Workers talk through the days' chores at Ulupalakua ranch.

Workers talk through the days’ chores at Ulupalakua ranch.

A visit can start with one of the daily estate tours that begin at a small museum. Photos of early ranch life show how Paniolo, Hawaii’s distinctive cowboys, escorted cattle through the water from Makena Landing to waiting skiffs that took the animals to cargo ships bound for the U.S. mainland. Makena Landing is now a public park.

Guests also can see enormous trees surviving from Makee’s ownership and a hula dance performance ring where Makee helped revive the island’s ancient form of storytelling. They explore facilities for making pineapple-wine, and finish the tour at a wine-tasting bar inside the same cottage where King Kalãkaua and his wife, Queen Kapi’olani, spent many a festive evening in the late 19th century.

The tasting experience introduces much more than the ranch’s famous pineapple wine. In 1974 the ranch partnered with Emil Tedeschi, of Napa Valley’s Tedeschi Family Winery, to develop vineyards and new wines suitable for the tropics. Today, the vineyards produce Malbec, Syrah, Grenache, Viognier, Gewürztraminer and Chenin Blanc grapes. Wines from the ranch are distributed to many U.S. states and to four countries around the world.

Into the Outback Beyond the headquarters, Highway 37 extends south, southwest and then eastward across Haleakala into famously isolated leeward terrain. As the land plummets to dry coastal areas and rises to cooler forests at 6,500 feet elevation, it’s easy to see how Ulupalakua Ranch covers a remarkable range of 10 microclimates. Far below, at the shoreline, condominiums and four star resorts rise from land that Ulupalakua once owned.

This part of the ranch also hosts one of the island’s more startling scenes: Eight massive wind turbines that pin-wheel at “Star Wars” heights into the cobalt sky. The project was quite controversial when Ulupalakua first leased the land to Sempra Energy. The 3-meg turbines can power 10,000 homes, Gomes says. “We have income we never had before. It affords us to keep open space.” Sometimes cattle can be seen clustered in a corral near the turbine’s bases.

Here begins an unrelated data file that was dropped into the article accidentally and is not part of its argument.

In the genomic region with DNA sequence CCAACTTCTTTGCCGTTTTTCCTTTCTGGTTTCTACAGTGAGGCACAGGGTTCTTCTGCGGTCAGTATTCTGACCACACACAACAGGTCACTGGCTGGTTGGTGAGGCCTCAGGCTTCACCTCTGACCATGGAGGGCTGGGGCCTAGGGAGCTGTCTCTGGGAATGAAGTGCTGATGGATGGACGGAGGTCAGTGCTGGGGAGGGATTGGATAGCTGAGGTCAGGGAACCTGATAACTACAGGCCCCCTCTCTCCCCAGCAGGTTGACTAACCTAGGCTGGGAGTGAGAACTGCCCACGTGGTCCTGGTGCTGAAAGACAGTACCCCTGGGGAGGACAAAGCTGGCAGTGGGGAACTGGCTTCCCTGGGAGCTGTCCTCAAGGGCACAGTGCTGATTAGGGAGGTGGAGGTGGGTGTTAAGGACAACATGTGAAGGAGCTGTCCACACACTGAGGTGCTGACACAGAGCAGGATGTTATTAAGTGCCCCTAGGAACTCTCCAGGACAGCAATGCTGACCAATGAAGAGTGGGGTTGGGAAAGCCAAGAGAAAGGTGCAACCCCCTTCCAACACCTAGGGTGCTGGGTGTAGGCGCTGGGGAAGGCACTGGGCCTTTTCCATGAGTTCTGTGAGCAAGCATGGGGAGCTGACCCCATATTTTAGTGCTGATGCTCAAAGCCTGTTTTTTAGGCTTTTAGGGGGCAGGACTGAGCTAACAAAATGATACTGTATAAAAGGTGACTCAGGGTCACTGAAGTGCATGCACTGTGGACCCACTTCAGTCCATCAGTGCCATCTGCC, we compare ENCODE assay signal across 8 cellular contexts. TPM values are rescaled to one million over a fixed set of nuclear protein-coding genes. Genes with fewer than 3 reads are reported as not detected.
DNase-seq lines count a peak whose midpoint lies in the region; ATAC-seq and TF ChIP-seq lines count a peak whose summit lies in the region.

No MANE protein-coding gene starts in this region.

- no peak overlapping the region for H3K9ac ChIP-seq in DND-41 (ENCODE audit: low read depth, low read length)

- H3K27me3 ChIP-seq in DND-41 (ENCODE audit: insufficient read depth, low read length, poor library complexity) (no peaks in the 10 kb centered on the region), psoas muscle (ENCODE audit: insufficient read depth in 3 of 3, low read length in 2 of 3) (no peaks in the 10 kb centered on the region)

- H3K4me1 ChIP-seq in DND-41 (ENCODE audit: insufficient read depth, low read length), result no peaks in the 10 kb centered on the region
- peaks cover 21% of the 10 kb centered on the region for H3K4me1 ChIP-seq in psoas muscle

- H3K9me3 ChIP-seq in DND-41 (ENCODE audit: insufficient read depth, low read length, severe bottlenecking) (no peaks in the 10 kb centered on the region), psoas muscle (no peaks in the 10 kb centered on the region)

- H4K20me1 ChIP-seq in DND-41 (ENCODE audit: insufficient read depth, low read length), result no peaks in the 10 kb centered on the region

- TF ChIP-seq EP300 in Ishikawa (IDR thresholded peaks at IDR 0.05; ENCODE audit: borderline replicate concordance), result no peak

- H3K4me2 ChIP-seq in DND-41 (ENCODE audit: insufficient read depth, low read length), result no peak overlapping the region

Further along the highway, the earth splits and the guts of Haleakala— rifts of chunky volcanic rock — spill in a vertical seam to the sea, a reminder of how the first of the Hawaiian Islands emerged 30 million years ago when a pool of hot magma began seeping out of cracks in ocean floor, according to the United States Geological Survey. As ocean’s tectonic plate shifted, the emerging magma hardened in the cool water and built up in layers. Over thousands of years, more islands were born. Haleakala began its undersea life 1 to 2 million years ago. There are still active volcanoes in Hawaii, and active underwater vents are building new islands, but the USGS says the youngest of these won’t reach the ocean’s surface for another 30,000 to 100,000 years.

Cultural change has been quite a bit more volatile than geology in the past few hundred years, starting in the 12th century when Polynesians navigated to the island, and moving through the arrival of new ethnic groups that included Euro-Americans, Portuguese, Chinese, Japanese, and African Americans coming as laborers, missionaries and businessmen. Livestock producers have adapted by pooling all the tools, technologies and materials available to them. As one of the Ulupalakua tour guides likes to say, “The Erdmans are fixers.” They are visionaries, too.

“You can’t just survive only on cattle,” Gomes says. “We’re looking at new projects — aquaponics, tea, and alternative crops. We’ve started a koi seed orchard and we have goats and sheep for weed control. We’ve had a dry land reforestation project for the last 20 plus years, which has all been planted with native plants. All of these things will help us improve our bottom line.”

Wouldn’t the bottom line be stronger if the ranch converted its scenic acres into resorts, a person might ask. The owners would rather preserve Hawaii’s ag tradition, Gomes says. “It’s the lifestyle that we want to perpetuate,” he says. “We want to be the best we can, and with that in mind we protect our natural resources, whether they be our spring water, the vegetation or the native plants. We want to be good stewards, diversify and continue employing people who love being in Hawaii.”